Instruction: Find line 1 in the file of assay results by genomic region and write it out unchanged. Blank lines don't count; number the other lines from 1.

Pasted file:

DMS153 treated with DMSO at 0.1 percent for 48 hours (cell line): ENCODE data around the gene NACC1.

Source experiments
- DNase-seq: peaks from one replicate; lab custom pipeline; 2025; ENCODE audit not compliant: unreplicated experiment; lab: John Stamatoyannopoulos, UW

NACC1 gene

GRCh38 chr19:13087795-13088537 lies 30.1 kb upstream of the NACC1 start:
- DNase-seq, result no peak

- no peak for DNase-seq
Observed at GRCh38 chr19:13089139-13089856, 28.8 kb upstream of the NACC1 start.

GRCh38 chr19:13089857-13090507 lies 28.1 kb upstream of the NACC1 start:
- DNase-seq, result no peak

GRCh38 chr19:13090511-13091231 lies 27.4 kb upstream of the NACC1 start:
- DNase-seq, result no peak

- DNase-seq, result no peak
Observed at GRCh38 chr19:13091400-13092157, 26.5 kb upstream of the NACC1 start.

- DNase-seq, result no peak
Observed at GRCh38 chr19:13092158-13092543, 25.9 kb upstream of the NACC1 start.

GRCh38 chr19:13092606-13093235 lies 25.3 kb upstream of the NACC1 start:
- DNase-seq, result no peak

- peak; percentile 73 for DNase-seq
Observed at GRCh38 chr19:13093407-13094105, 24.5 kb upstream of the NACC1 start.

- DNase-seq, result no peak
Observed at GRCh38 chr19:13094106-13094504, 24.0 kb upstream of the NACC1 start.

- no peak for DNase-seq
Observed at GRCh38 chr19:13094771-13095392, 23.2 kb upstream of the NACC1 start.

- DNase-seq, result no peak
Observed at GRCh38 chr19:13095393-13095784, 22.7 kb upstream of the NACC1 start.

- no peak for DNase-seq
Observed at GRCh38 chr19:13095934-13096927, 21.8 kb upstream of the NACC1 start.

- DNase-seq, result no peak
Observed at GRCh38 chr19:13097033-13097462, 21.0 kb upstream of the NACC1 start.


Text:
DMS153 treated with DMSO at 0.1 percent for 48 hours (cell line): ENCODE data around the gene NACC1.